Can Christianity and public office go together? These eight legislators give a resounding “yes.”
This week, Concerned Women for America Legislative Action Committee is pleased to highlight legislators who proactively declared their faith in honor of the second annual celebration of Faith Month. We are especially grateful for Sen. Cindy Hyde-Smith (R-Mississippi) and Rep. Mary Miller (R-Illinois), who took the lead for the second year in a row.
Rep. Miller gathered fellow legislators to discuss Faith Month on the floor of the U.S. House of Representatives. In her own remarks, she laid out how faith benefits society. Fundamentally, she said, “A happy family is a blessing from God and is foundational to human flourishing.” At the level of community, she highlighted how we benefit from the actions of people of faith: “Religious organizations in America have a rich history of charitable engagement in helping the poor, the sick, and the afflicted, and they should be appreciated.” Sen. Hyde-Smith recognized religious Americans who responded to great material need following the devastating natural disasters in Mississippi. According to Scott McConnell, executive director of Lifeway Research, young adult Christians “are much more active in donating their finances” compared to non-Christians.”
What about faith itself? Rep. Diana Harshbarger (R-Tennessee) shared the meaning of faith in Christianity. Citing Hebrews 11:1, she said, “Now faith is the assurance of things hoped for, the conviction of things not seen.” She said, “Faith knows that no matter what the situation is in our life or someone else’s life that the Lord is working within that situation for their good and His glory. Perfect faith is simply taking God at His word.” Rep. Rick Allen (R-Georgia) reinforced these comments by referencing how Christ provides a “life-changing source of eternal hope which sustains our faith.” He also pointed to examples in Scripture, like Abraham’s faith in God when he was directed to sacrifice Isaac, and Jesus’ call for faith from the disciples after he calmed the storm. Rep. Allen leads the Prayer Caucus, and on the floor, he encourages anyone listening to submit prayer requests. You can find that form here.
This is the kind of faith we pray every person receives, especially our elected leaders. We agree with Rep. Russ Fulcher (R-Idaho), who joined in Faith Month remarks and recognized that “When the righteous are in authority, the people rejoice; but when the wicked rule, the people mourn,” citing Proverbs 29:2. Righteous leadership is the fruit of faith.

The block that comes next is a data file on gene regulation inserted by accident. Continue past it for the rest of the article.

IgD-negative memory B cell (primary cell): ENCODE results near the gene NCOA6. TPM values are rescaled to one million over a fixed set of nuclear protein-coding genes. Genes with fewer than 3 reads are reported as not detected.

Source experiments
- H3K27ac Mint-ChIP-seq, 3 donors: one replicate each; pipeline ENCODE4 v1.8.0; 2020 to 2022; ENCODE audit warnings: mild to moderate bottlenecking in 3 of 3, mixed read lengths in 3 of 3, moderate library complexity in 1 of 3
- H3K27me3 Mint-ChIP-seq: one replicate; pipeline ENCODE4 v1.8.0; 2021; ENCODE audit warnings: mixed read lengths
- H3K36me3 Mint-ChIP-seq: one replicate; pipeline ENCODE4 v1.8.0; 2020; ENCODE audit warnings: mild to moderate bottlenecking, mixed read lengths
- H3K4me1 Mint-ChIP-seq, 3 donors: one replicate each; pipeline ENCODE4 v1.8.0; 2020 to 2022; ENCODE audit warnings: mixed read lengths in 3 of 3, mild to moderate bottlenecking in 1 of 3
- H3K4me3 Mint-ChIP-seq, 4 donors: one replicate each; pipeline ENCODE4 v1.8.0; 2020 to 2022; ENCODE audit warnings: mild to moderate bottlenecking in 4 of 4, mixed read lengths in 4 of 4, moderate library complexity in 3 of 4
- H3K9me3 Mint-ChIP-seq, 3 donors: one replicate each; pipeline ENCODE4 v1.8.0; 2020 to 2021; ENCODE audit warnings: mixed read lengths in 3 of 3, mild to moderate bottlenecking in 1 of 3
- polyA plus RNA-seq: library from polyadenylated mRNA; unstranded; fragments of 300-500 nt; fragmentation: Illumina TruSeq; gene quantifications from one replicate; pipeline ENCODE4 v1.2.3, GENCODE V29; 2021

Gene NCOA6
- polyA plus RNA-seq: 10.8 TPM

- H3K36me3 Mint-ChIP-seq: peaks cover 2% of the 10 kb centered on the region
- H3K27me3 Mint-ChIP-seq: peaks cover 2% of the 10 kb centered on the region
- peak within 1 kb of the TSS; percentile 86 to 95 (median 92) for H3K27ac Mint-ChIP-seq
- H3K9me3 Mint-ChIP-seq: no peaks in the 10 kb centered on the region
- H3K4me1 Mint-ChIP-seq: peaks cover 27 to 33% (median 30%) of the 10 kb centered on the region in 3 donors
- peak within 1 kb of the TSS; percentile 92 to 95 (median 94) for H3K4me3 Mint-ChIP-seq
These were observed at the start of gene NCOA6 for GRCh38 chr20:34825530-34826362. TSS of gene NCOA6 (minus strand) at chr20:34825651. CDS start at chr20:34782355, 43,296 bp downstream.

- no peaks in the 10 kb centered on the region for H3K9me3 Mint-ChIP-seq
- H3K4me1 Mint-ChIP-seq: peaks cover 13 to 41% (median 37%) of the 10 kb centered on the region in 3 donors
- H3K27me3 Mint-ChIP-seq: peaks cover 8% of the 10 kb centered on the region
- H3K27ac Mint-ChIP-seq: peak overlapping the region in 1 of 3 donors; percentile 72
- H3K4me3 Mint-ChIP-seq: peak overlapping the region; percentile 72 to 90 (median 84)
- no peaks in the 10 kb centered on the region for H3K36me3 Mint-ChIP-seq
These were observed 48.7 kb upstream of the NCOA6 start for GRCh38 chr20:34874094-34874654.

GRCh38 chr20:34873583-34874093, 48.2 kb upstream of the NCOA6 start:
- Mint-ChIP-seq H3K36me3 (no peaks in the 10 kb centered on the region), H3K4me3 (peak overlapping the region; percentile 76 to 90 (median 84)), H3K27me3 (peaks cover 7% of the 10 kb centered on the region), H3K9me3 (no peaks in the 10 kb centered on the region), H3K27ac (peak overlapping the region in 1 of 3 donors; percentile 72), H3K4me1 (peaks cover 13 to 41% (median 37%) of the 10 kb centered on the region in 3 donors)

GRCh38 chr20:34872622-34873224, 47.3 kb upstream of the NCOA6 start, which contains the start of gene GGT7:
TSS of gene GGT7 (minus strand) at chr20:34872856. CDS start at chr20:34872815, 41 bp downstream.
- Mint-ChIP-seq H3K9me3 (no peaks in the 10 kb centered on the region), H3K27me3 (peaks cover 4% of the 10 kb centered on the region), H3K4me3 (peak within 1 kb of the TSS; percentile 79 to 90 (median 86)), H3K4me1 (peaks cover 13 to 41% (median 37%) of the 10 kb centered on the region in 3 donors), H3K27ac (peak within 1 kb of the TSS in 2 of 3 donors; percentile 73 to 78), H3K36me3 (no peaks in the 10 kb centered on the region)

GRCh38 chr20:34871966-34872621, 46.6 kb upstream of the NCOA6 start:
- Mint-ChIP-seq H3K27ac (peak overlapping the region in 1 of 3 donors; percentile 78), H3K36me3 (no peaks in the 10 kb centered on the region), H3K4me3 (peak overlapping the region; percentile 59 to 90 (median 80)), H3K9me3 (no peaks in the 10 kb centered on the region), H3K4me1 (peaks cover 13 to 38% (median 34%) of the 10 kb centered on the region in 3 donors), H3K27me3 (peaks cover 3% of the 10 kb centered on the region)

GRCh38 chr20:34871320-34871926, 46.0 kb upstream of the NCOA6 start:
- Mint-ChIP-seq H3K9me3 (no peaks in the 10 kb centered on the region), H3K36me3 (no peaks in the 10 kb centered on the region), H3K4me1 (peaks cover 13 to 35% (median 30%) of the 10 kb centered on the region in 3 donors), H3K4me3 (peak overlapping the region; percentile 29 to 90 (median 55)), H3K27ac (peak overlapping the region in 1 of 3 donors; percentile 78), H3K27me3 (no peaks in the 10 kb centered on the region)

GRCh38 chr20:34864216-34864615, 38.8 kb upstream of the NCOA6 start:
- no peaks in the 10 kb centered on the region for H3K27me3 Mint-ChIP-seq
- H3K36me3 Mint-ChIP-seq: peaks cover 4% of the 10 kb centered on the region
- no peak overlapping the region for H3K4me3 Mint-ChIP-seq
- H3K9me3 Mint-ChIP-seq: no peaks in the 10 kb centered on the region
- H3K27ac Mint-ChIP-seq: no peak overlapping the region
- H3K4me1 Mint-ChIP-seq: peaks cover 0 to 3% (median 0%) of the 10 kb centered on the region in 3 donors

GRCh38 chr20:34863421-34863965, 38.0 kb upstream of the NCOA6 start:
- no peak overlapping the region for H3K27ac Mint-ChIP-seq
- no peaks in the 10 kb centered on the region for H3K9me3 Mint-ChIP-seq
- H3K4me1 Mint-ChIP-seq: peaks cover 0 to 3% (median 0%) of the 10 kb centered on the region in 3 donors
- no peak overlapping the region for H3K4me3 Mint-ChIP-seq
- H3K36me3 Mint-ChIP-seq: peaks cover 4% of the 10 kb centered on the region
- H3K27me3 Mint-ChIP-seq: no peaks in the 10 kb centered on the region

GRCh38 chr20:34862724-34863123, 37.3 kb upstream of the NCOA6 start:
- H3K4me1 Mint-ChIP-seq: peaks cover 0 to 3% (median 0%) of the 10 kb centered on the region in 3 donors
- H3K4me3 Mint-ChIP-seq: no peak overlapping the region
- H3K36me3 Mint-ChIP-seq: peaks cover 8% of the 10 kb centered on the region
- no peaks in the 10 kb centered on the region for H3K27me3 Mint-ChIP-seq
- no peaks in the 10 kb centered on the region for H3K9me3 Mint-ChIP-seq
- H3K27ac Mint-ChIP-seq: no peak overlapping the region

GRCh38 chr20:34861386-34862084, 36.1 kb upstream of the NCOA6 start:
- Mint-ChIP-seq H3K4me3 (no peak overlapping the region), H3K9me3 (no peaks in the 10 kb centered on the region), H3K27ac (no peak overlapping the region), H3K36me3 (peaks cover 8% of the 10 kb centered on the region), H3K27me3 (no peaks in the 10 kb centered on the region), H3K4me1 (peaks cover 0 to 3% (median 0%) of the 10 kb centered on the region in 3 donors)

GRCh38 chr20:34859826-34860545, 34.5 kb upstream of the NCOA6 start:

Rep. Mike Johnson (R-Louisiana) provided a history of religious freedom in America in remarks reflecting his background as a constitutional lawyer and instructor. He explained how the phrase “separation of church and state” appears nowhere in the Constitution. Rather, it is a phrase from a letter by Thomas Jefferson to the Danbury Baptist Association in 1802. Jefferson was not advocating for government to be walled off from influence by faith – he was advocating for faith to have protection from government coercion. As Rep. Johnson said, “The Founders wanted to protect the church from an encroaching state, not the other way around.”
Rep. Andrew Clyde (R-Georgia) also explained, “Over 400 years ago, settlers fled religious persecution in search of the New World, and the Bible became the cornerstone of our Founding … I see little by little, day by day, these religious liberties are in danger of being canceled or abandoned because of persecution in government at all levels.”
As a nation, we are better off if we are a more faithful people. And as Christians, we believe that lives are literally saved when we share our faith with neighbors. Sadly, over one in four (27%) Americans do not affiliate with a religion. There is a steep cost to cutting faith out of the public square. People do not think about what they do not hear or see.
Public displays can help shape our culture for the better. Wix, a website design company, depends on visual imagery for its business. It recognizes that “Symbols are often a part of our collective consciousness. Whether they appear as specific shapes, images, or written marks, they have universal meanings and associations.” Public displays of faith thus make it possible to ingrain the idea of faith in our collective conscience, which serves people better. We are grateful that Mississippians Sen. Cindy Hyde-Smith and Rep. Michael Guest (R) made a public declaration of faith by posting a Christian flag in front of their congressional offices in Washington, D.C. “I hope that this flag will serve as a light to all those who visit our nation’s capitol,” Rep. Guest said.
Rep. Bob Good (R-Virginia) said it best when he stated, “America had been blessed in large part because of our dependence upon the Lord, our dependence on divine intervention, a dependence on guidance from our Creator.” At Concerned Women for America, we are encouraged by these legislators and hope you are, too. Please continue to pray for our leaders to have faith in Christ and seek to do His will as they carry the burden of public office. We are committed to standing up for our faith and must spur one another on to do the same.